Students will be taught in traditional lecture contexts and topic seminars. Drop-in voluntary skills session will also be offered throughout semester. The lecture component will comprise a weekly skills lecture and the two further weekly lectures will be dedicated to exploring the business topics listed above. These will form the basis for the weekly topic seminar, in which students will be guided by their
tutor in a discussion based session, and will also practice skills.
Entry Requirements (not applicable to Visiting Students)
|Prohibited Combinations|| Students MUST NOT also be taking
Introduction to Business (BUST08026)
||Other requirements|| This course is open to students studying degree programmes in the Business School and degree programmes where the second subject is Business; students on other degree programmes should take Introduction to Business (BUST08026).
Course Delivery Information
|Academic year 2020/21, Not available to visiting students (SS1)
|Learning and Teaching activities (Further Info)
Lecture Hours 30,
Seminar/Tutorial Hours 18,
Supervised Practical/Workshop/Studio Hours 3,
Online Activities 1,
Summative Assessment Hours 3,
Programme Level Learning and Teaching Hours 4,
Directed Learning and Independent Learning Hours
|Assessment (Further Info)
||Students will receive formal formative feedback on their assignments as well as feedback from their study skills and computing skills classes.
|No Exam Information
On completion of this course, the student will be able to:
- Critically evaluate the role of business in a complex and changing society, in relation to the global challenges it impacts and is impacted by;
- Identify and analyse positive and negative global challenges and trends, and apply appropriate skills and approaches necessary to manage and lead business within this context;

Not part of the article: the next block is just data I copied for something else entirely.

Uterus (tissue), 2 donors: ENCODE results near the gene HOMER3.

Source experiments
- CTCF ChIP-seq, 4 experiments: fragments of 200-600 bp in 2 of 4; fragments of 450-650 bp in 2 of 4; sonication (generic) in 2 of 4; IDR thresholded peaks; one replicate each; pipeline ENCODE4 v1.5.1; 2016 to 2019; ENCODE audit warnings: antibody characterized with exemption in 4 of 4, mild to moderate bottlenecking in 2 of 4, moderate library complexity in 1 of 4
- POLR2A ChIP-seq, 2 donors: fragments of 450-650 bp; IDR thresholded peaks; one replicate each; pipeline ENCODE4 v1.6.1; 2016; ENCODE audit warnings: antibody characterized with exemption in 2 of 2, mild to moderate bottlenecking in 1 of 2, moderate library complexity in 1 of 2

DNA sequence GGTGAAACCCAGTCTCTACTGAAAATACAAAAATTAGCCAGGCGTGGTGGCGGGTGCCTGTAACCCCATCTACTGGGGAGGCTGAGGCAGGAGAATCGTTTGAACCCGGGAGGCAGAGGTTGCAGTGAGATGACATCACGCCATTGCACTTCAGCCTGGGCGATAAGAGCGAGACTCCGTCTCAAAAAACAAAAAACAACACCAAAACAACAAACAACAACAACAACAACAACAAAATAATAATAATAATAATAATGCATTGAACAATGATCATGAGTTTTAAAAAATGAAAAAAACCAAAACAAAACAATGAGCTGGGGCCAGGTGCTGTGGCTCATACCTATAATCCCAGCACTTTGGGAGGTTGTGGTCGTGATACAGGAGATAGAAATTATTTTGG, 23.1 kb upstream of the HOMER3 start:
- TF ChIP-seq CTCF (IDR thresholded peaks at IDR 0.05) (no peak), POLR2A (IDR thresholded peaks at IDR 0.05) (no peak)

- Recognise and evaluate social, digital, and environmental disruptions which impact business, and analyse and apply effective solutions;
- Learn and apply reflection skills to uncover personal challenges and goals in order to achieve LOs 1-3 and wider successful transition into university studies and global employability.
|There is no core text for this course. A reading list will be made available on LEARN at the start of semester|
|Graduate Attributes and Skills
||Research and Enquiry: Students will develop conceptual and critical thinking, analysis and evaluation through engagement with the course content and in collaboration with their group; develop the ability to critically analyse a range of business data, sources of digital and other information and the application of appropriate methodologies and to use that research for evidence-based decision making.
Personal and Intellectual Autonomy: Group work will develop students┐ ability to work effectively and collaboratively in teams and to reflect critically on the process and outcomes.
Personal Effectiveness: Develops a readiness to accept responsibility and flexibility, resilience and to plan, organize and manage time; develops self-analysis and be able to work collaboratively both with other students and with external organisations.
Communication skills: Develops effective written and oral communication, including the ability to produce clear, structured business communication in multiple media.
|Additional Class Delivery Information
||Each week will feature:
3 x 1 hour Lectures
1 x 2 hour Topic Seminar
3 x 2 hour Computing for Business Skills Sessions per semester
|Keywords||Edinburgh; business environment; history; business clusters; industry; government
|Course organiser||Dr Sarah Ivory
Tel: (0131 6)51 5323
|Course secretary||Mr Matthis Hervieux
Tel: (0131 6)50 8336